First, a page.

5

Suppose I have a non-associative array that has been defined like

my_array=(foo bar baz)

How can I check whether the array contains a given string? I’d prefer a solution that can be used within the conditional of an if block (e.g. if contains($my_array, "something"); then ...).

8

If you have an array $my_array and you want to know whether it contains the string foo, the test is

[[ ${my_array[(ie)foo]} -le ${#my_array} ]]

The full, exact value of the array element must be foo; it’s not a substring check or anything like that.

If you want to see whether the value of the variable $my_string is in the array, use

[[ ${my_array[(ie)$my_string]} -le ${#my_array} ]]

This (ie) syntax isn’t very obvious. It’s explained in the Subscript Flags section of the ZSH manual. The i part means that we are using “reverse subscripting”: instead of passing in a subscript and obtaining a value, like we do with the usual ${my_array[1]}, we’re passing a value and asking for the first subscript that would give this value. This subscript is numerical and 1-based (the first element of the array is at index 1), which is different from the convention used by most programming languages. The e in (ie) means that we want an exact match, without expanding pattern-matching characters like *.

If the value is not found in the array, ${my_array[(ie)foo] will evaluate to the first index past the end of the array, so for a 3-element array it would return 4. ${#my_array} gives the index of the last element of the array, so if the former is less than or equal to the latter then the given value is present in the array somewhere. If you want to check whether a given value is not in the array then change the “less than or equal to” to a “greater than”:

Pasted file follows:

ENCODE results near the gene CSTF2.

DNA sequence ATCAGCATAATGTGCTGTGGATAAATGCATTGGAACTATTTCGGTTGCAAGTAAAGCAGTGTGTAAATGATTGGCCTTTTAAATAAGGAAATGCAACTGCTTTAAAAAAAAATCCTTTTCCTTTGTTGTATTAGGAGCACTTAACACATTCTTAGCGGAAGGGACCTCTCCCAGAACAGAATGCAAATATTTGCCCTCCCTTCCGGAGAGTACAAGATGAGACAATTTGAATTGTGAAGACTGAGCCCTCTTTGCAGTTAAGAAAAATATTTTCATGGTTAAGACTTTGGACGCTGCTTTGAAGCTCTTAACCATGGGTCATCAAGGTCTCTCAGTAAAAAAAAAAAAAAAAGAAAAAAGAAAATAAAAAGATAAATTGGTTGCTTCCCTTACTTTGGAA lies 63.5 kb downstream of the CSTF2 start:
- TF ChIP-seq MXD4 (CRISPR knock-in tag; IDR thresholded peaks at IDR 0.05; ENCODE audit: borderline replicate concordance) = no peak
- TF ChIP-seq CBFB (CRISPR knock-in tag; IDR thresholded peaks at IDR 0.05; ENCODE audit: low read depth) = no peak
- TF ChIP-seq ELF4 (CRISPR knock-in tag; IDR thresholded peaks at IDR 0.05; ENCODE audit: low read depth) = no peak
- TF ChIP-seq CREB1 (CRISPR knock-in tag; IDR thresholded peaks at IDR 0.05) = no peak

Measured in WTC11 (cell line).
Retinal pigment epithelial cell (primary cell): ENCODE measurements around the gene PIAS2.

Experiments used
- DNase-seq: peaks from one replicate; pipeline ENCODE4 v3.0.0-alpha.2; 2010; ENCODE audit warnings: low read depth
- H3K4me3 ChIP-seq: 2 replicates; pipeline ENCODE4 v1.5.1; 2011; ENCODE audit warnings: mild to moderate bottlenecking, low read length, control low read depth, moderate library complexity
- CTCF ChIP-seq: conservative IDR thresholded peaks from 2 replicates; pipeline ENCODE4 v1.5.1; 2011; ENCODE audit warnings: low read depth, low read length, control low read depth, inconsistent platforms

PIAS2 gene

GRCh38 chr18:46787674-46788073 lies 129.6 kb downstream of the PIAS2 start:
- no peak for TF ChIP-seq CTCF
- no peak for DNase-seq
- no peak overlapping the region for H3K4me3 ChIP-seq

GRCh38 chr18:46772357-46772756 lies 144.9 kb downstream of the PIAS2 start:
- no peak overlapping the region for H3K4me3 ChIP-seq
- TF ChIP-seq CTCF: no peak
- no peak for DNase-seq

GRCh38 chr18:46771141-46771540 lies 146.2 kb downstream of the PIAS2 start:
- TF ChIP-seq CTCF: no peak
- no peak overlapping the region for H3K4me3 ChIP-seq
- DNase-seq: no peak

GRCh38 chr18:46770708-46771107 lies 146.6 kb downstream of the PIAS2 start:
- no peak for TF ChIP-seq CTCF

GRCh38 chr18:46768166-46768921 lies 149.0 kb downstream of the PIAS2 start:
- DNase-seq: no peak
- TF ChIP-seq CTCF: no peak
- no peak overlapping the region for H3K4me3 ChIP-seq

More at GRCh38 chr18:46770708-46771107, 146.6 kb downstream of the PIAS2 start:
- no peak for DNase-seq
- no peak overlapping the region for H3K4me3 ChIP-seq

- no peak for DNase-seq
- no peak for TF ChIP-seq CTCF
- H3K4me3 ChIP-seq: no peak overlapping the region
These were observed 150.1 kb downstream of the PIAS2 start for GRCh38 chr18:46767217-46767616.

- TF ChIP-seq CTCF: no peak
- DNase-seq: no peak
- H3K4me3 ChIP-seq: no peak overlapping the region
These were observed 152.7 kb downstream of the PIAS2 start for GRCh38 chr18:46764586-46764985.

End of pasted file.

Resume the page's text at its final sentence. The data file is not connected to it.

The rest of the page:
[[ ${my_array[(ie)foo]} -gt ${#my_array} ]]
6
array=(foo bar baz foo)
pattern=f*
value=foo

if (($array[(I)$pattern])); then
  echo array contains at least one value that matches the pattern
fi

if (($array[(Ie)$value])); then
  echo value is amongst the values of the array
fi

$array[(I)foo] returns the index of the last occurrence of foo in $array and 0 if not found. The e flag is for it to be an exact match instead of a pattern match.

To know how many times the value is found in the array, you could use use the ${A:*B} operator (elements of array A that are also in array B):

array=(foo bar baz foo)
value=foo
search=("$value")
(){print -r $# occurrence${2+s} of $value in array} "${(@)array:*search}"
  • there is a closing brace missing in the first if (edit remains below the 6 character minimum …): if ((${array[(I)$pattern]})); then – pseyfert May 18 at 10:03
  • @pseyfert, thanks. Fixed now. I opted for removing the {...} which makes it more legible. They are not necessary in zsh like in csh/rc/tcl/perl but unlike in ksh/bash/yash. – Stéphane Chazelas May 18 at 11:19

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